When the revolution erupted, however, everything changed. He would regularly perform in the square, and his songs were seen as embodying many of the values of the uprising. He soon became one of the artists of the revolution, his voice instantly recognizable to the hundreds of thousands of people who had taken to the street.
Through his role in the island case, Ali has become the face of Egypt’s secular revolutionaries, who were the driving force of the Arab Spring protests in 2011. His detention follows a spate of arrests targeting media and opposition figures, in what rights groups have called Egypt’s harshest crackdown on dissent in decades.
In the 2018 presidential elections, there seems to be no major role for Sabahi. The candidate with political views closest to his own is Khaled Ali, also part of the leftist camp and present during Sabahi’s speech at the SPAP conference in September. However, it would not be the first time that internal divisions pulled the leftist opposition apart.
Like reformists before him – such as Muhammad Abduh and Jamal al-Din al-Afghani – al-Qaradawi has attracted a massive following by reconciling Islamic practices with the modern world. However, his politics are considerably sectarian, making him an uncomfortable and divisive figure among Western governments and regional analysts.
Since winning the Arabic Booker in 2009, he has emerged as one of the most outspoken critics of religious extremism and cultural decline in Egypt. His voice is one among a growing number in Egypt calling for cultural change, change that can only happen if Egyptians begin to question dearly held beliefs, especially religious ones.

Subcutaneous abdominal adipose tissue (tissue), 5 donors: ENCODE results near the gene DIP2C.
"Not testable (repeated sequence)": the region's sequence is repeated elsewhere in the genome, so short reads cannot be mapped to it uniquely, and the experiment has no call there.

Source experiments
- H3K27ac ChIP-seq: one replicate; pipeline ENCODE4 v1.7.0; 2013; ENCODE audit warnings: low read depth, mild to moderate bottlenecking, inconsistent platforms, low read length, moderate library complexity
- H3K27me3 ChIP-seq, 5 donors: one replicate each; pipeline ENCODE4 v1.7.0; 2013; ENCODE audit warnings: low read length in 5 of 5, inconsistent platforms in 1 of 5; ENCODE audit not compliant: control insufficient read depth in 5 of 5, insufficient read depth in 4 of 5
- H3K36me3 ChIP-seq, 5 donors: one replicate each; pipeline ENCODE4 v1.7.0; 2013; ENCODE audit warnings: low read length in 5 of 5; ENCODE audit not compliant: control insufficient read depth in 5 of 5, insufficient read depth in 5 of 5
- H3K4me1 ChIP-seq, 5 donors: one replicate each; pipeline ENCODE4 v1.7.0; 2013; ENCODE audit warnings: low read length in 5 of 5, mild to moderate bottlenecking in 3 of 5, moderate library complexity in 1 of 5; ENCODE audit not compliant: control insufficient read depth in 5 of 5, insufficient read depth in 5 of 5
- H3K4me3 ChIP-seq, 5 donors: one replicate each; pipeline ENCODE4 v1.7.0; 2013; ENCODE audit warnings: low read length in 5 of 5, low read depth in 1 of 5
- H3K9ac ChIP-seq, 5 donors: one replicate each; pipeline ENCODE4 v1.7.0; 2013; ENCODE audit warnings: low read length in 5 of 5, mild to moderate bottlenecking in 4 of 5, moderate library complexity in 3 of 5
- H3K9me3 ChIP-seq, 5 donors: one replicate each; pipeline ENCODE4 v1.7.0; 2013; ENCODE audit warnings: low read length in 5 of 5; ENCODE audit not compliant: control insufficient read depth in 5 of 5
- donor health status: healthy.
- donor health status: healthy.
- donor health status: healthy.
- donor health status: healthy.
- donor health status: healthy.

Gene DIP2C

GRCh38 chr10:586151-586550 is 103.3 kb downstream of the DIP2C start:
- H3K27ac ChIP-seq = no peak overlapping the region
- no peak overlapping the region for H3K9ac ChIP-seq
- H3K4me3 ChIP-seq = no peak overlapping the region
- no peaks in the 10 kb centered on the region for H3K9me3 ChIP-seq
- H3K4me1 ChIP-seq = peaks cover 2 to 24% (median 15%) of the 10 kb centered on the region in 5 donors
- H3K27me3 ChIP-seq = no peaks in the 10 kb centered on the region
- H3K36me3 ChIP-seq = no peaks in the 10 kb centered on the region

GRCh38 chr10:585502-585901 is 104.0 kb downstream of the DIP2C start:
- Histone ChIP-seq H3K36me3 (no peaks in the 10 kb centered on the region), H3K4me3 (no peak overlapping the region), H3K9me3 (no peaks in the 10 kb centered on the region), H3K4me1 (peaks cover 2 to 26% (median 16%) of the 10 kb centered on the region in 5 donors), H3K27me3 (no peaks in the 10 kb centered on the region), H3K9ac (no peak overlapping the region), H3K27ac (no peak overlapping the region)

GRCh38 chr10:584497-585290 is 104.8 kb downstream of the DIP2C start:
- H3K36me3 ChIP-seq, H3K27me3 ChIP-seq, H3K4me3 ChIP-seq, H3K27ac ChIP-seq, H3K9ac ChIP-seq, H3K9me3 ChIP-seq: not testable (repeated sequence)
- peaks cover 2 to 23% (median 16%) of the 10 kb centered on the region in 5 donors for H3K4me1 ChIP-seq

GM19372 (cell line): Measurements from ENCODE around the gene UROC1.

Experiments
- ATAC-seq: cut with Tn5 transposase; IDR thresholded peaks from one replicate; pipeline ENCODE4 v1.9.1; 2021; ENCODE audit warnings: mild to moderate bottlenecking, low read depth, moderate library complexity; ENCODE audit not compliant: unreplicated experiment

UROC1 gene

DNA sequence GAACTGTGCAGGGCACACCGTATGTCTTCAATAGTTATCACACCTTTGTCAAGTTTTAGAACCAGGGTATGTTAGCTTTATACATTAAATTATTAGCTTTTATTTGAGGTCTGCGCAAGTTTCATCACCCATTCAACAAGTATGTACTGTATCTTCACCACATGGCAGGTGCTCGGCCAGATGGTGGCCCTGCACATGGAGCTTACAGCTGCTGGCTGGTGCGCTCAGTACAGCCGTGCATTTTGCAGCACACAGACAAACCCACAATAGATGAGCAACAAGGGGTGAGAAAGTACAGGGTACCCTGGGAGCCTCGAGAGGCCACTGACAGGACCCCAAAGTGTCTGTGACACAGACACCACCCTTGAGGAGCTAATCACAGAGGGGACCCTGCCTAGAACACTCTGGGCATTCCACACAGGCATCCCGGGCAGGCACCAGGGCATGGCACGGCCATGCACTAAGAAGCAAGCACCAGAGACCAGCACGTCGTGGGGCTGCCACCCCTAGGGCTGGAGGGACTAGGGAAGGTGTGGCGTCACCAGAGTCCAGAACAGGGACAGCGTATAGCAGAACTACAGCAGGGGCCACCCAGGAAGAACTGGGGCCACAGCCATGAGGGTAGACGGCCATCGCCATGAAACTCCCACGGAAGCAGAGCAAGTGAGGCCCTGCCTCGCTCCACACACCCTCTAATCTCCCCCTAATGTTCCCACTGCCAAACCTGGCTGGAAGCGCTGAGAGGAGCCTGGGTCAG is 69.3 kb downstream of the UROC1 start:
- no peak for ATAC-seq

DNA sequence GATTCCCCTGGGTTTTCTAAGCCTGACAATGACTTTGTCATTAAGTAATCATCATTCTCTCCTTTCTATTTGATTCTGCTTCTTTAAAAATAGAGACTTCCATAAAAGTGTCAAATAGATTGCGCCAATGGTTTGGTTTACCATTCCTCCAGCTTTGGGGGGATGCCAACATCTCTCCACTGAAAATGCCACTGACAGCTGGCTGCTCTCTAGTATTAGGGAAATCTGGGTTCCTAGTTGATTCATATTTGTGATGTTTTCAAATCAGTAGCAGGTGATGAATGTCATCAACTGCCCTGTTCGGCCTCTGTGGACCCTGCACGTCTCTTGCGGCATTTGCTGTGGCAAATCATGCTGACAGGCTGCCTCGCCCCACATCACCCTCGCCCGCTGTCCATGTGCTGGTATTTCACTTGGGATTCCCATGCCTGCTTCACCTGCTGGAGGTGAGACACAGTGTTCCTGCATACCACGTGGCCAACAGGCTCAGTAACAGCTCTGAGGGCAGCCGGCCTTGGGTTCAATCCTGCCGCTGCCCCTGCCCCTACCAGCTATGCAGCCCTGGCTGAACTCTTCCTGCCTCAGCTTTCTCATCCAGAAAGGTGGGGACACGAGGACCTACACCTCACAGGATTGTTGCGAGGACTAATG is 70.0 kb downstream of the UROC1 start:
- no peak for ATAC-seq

Still, Shabayek sees some – albeit small – changes brought about by the revolution. Women are more willing to speak out and share their stories; the audience is more open to accepting them. “The revolution has left us feeling empowered when it comes to self-expression. There is a change in people at least, even if the system is the same or maybe worse.”
Fouda spoke out against the Supreme Council of Armed Forces and Mohamed Morsi. Later, he became critical of the military-led coalition by General Abdel Fattah al-Sisi. In Egypt’s current media environment, which has become more restrictive than under Mubarak, it is unlikely that he would find work at home.
Al-Aswany remains a controversial figure. He says he has been barred from appearing in any TV shows or writing for any Egyptian media outlets, whether state run or private. He is still hated by most Islamists, who accuse him of contributing to Morsi’s ouster, the death of thousands of civilians and a return to military rule. One thing has not changed, however: he continues to criticize those in power, arguing that a democratic, liberal alternative to the army and the Islamists is the only way for the country to progress.
Today people know Anissa Hassouna as one of the most influential Arab women and member of the Egyptian parliament. A passion to serve her country through civil society encouraged Hassouna to start many initiatives for human rights and citizenship. Although Hassouna was named one of the 100 most powerful Arab women, she confessed that she is softens when she sees her three grandchildren.
Bassem Youssef has become the most famous artist in the Arab world and originated a phenomenon that many tried to replicate. Youssef joined the movement that eventually overthrew the president in February 2011, helping to care for injured protesters, and subsequently creating a political satirical show unlike anything seen before in the region.
General Magdy Abdel Ghaffar was a little-known name in Egypt until his appointment as interior minister on 5 March 2015 thrust him into the spotlight. Human rights groups and activists are worried that his appointment will mean further erosion of freedoms and the gains they made following the 25 January revolution.